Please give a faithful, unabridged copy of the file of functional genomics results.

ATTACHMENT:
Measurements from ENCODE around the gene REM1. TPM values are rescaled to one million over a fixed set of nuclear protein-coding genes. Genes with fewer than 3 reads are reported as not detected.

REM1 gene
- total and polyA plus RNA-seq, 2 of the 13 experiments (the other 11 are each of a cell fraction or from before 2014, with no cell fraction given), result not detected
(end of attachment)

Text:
Measurements from ENCODE around the gene REM1. TPM values are rescaled to one million over a fixed set of nuclear protein-coding genes. Genes with fewer than 3 reads are reported as not detected.

REM1 gene
- total and polyA plus RNA-seq, 2 of the 13 experiments (the other 11 are each of a cell fraction or from before 2014, with no cell fraction given), result not detected